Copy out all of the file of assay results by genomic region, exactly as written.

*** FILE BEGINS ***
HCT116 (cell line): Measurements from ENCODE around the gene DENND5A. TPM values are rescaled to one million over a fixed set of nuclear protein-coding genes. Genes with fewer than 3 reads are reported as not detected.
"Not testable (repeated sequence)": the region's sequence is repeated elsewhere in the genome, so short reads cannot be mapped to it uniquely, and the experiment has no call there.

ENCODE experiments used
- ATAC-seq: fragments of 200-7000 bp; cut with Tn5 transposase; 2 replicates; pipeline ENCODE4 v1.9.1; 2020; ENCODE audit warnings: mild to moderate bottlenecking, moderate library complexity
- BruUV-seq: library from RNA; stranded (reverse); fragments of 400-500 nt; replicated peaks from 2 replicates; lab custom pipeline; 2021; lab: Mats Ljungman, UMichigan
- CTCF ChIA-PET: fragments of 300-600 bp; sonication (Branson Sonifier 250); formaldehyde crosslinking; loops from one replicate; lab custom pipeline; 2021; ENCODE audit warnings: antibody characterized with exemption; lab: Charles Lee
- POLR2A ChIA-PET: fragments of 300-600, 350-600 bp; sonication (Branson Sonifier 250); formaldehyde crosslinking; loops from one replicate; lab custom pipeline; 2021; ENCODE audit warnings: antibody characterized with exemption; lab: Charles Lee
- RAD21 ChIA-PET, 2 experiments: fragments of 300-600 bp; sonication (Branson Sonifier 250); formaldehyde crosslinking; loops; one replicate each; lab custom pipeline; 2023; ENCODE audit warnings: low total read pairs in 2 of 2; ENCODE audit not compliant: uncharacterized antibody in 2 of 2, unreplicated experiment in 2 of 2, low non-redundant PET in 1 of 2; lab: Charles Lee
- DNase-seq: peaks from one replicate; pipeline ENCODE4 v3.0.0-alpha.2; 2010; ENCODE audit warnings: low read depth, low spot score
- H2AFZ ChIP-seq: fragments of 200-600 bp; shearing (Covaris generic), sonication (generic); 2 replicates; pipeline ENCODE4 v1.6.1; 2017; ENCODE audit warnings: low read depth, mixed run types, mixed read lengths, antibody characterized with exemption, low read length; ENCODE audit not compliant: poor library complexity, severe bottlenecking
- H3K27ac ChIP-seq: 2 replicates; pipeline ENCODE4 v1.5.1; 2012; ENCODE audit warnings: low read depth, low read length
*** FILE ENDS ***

HCT116 (cell line): Measurements from ENCODE around the gene DENND5A. TPM values are rescaled to one million over a fixed set of nuclear protein-coding genes. Genes with fewer than 3 reads are reported as not detected.
"Not testable (repeated sequence)": the region's sequence is repeated elsewhere in the genome, so short reads cannot be mapped to it uniquely, and the experiment has no call there.

ENCODE experiments used
- ATAC-seq: fragments of 200-7000 bp; cut with Tn5 transposase; 2 replicates; pipeline ENCODE4 v1.9.1; 2020; ENCODE audit warnings: mild to moderate bottlenecking, moderate library complexity
- BruUV-seq: library from RNA; stranded (reverse); fragments of 400-500 nt; replicated peaks from 2 replicates; lab custom pipeline; 2021; lab: Mats Ljungman, UMichigan
- CTCF ChIA-PET: fragments of 300-600 bp; sonication (Branson Sonifier 250); formaldehyde crosslinking; loops from one replicate; lab custom pipeline; 2021; ENCODE audit warnings: antibody characterized with exemption; lab: Charles Lee
- POLR2A ChIA-PET: fragments of 300-600, 350-600 bp; sonication (Branson Sonifier 250); formaldehyde crosslinking; loops from one replicate; lab custom pipeline; 2021; ENCODE audit warnings: antibody characterized with exemption; lab: Charles Lee
- RAD21 ChIA-PET, 2 experiments: fragments of 300-600 bp; sonication (Branson Sonifier 250); formaldehyde crosslinking; loops; one replicate each; lab custom pipeline; 2023; ENCODE audit warnings: low total read pairs in 2 of 2; ENCODE audit not compliant: uncharacterized antibody in 2 of 2, unreplicated experiment in 2 of 2, low non-redundant PET in 1 of 2; lab: Charles Lee
- DNase-seq: peaks from one replicate; pipeline ENCODE4 v3.0.0-alpha.2; 2010; ENCODE audit warnings: low read depth, low spot score
- H2AFZ ChIP-seq: fragments of 200-600 bp; shearing (Covaris generic), sonication (generic); 2 replicates; pipeline ENCODE4 v1.6.1; 2017; ENCODE audit warnings: low read depth, mixed run types, mixed read lengths, antibody characterized with exemption, low read length; ENCODE audit not compliant: poor library complexity, severe bottlenecking
- H3K27ac ChIP-seq: 2 replicates; pipeline ENCODE4 v1.5.1; 2012; ENCODE audit warnings: low read depth, low read length